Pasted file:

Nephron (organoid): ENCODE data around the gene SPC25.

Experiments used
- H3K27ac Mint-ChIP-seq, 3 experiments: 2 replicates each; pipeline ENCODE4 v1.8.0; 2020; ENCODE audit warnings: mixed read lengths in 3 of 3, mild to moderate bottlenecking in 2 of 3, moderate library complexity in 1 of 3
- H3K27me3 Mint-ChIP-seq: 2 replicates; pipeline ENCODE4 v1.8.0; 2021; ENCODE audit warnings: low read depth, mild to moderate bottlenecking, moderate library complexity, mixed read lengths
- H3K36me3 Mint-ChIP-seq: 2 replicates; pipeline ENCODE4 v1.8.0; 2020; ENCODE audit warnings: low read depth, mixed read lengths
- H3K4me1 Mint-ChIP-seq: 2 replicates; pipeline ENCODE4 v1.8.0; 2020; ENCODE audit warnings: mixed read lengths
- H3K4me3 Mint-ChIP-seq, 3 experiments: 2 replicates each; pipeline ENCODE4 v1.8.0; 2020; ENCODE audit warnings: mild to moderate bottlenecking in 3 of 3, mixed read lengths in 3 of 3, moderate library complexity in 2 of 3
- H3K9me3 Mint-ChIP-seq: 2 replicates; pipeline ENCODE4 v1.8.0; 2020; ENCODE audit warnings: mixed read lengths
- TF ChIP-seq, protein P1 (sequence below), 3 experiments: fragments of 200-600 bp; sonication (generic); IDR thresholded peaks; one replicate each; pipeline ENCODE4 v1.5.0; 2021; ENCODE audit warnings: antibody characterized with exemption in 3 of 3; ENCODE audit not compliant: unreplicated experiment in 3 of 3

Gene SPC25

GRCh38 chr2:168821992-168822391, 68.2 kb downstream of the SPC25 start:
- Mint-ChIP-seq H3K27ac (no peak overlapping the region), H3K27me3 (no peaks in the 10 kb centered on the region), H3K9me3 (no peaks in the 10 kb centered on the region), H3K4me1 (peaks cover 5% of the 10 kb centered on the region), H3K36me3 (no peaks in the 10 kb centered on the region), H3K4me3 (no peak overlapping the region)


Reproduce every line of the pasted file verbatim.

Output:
Nephron (organoid): ENCODE data around the gene SPC25.

Experiments used
- H3K27ac Mint-ChIP-seq, 3 experiments: 2 replicates each; pipeline ENCODE4 v1.8.0; 2020; ENCODE audit warnings: mixed read lengths in 3 of 3, mild to moderate bottlenecking in 2 of 3, moderate library complexity in 1 of 3
- H3K27me3 Mint-ChIP-seq: 2 replicates; pipeline ENCODE4 v1.8.0; 2021; ENCODE audit warnings: low read depth, mild to moderate bottlenecking, moderate library complexity, mixed read lengths
- H3K36me3 Mint-ChIP-seq: 2 replicates; pipeline ENCODE4 v1.8.0; 2020; ENCODE audit warnings: low read depth, mixed read lengths
- H3K4me1 Mint-ChIP-seq: 2 replicates; pipeline ENCODE4 v1.8.0; 2020; ENCODE audit warnings: mixed read lengths
- H3K4me3 Mint-ChIP-seq, 3 experiments: 2 replicates each; pipeline ENCODE4 v1.8.0; 2020; ENCODE audit warnings: mild to moderate bottlenecking in 3 of 3, mixed read lengths in 3 of 3, moderate library complexity in 2 of 3
- H3K9me3 Mint-ChIP-seq: 2 replicates; pipeline ENCODE4 v1.8.0; 2020; ENCODE audit warnings: mixed read lengths
- TF ChIP-seq, protein P1 (sequence below), 3 experiments: fragments of 200-600 bp; sonication (generic); IDR thresholded peaks; one replicate each; pipeline ENCODE4 v1.5.0; 2021; ENCODE audit warnings: antibody characterized with exemption in 3 of 3; ENCODE audit not compliant: unreplicated experiment in 3 of 3

Gene SPC25

GRCh38 chr2:168821992-168822391, 68.2 kb downstream of the SPC25 start:
- Mint-ChIP-seq H3K27ac (no peak overlapping the region), H3K27me3 (no peaks in the 10 kb centered on the region), H3K9me3 (no peaks in the 10 kb centered on the region), H3K4me1 (peaks cover 5% of the 10 kb centered on the region), H3K36me3 (no peaks in the 10 kb centered on the region), H3K4me3 (no peak overlapping the region)